- You've just put in a 10-hour day, most
of it in front of a computer screen. Your eyes feel hot and tired and you've
got a headache. Your vision may be blurry.
- It's a familiar scenario and it's got
a name: Computer Vision Syndrome (CVS).
- Despite the large numbers of Americans
affected by long hours at a computer " an estimated 15 million "
few have heard of CVS.
- Occasional signs of eye strain are normal.
But if symptoms multiply, affecting comfort and productivity, you may have
- "It's an insidious problem,"
explains optometrist Dr. Barry Tannen, an associate clinical professor
at the State University of New York College of Optometry.
- Just like other muscles in our body,
muscles in the eye can become tired from overuse.
- "Staring at a computer screen all
day is stressful and straining," says Ellen Kolber, an occupational
- For one thing, images on the screen aren't
solid. Rather, they are pixilated - composed of many dots that make a letter
dark at the center and fuzzy on the edges.
- "Our focusing system doesn't quite
know how to respond to that," explains Tannen.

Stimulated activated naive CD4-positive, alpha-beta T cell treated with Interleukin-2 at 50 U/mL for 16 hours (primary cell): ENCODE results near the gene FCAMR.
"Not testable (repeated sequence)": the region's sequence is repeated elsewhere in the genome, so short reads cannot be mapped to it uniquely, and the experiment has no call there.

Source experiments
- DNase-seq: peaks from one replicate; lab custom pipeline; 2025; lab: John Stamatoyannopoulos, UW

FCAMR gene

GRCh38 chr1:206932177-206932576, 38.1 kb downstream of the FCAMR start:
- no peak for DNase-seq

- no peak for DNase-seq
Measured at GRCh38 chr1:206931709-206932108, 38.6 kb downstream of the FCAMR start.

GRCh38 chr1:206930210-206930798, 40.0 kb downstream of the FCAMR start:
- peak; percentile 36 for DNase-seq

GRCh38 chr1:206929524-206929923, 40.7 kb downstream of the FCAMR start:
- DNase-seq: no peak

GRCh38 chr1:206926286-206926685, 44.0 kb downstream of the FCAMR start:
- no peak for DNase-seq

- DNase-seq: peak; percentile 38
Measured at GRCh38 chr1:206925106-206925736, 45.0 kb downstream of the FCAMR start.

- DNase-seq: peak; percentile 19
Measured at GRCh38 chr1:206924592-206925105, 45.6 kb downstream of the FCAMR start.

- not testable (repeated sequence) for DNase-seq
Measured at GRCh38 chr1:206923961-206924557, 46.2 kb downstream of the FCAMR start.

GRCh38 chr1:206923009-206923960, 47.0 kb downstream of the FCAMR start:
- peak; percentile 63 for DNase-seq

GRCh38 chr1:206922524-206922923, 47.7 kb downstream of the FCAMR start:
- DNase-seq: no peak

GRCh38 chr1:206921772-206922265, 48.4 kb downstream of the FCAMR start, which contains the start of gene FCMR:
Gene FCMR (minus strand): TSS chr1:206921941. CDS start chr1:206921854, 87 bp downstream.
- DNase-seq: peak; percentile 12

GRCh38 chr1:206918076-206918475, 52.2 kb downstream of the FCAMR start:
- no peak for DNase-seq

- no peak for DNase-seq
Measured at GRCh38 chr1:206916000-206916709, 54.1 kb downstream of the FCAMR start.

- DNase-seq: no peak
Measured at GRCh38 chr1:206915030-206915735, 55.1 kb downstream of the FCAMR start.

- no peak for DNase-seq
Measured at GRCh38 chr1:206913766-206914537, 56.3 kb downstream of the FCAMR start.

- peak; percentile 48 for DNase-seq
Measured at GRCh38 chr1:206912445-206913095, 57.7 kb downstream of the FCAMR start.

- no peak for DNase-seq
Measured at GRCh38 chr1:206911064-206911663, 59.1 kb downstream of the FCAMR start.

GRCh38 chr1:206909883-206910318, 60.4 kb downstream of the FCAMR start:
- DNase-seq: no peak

- Eyes also get a workout focusing and
refocusing as they glance back and forth from a document to the screen.
- Glare from screens and bright office
lighting are also issues. "For computer use, over-illumination is
deadly," says Tannen. Eyes become hot and tired; some people develop
photo sensitivity that can trigger headaches.
- Computers should be illuminated from
the side, not from directly in front or back, says Kilber.
- Then there's the dry-eye problem. "A
computer is such a compelling target, we forget to blink," Tannen
says. People normally blink 14 times per minute, which helps lubricate
eyes. Computer users blink five times per minute.
- Jan Paschal, a copy editor for Reuters,
says she spends at least seven hours a day at her computer. "I've
learned to be very protective of my eyes."
- She uses an eye wash four times a day
and takes visual timeouts. "Even if I'm not taking a break away from
my desk, I look away from my screen," she says.
- Not surprisingly, a whole industry is
springing up to address CVS. Bausch & Lomb has introduced "computer
eye drops." There's even a "Computer Eyestrain Journal"
on the Web. And optometrist Dr. Dennis Ruskin from Toronto has developed
a reference manual on CVS and a software program that tells you when to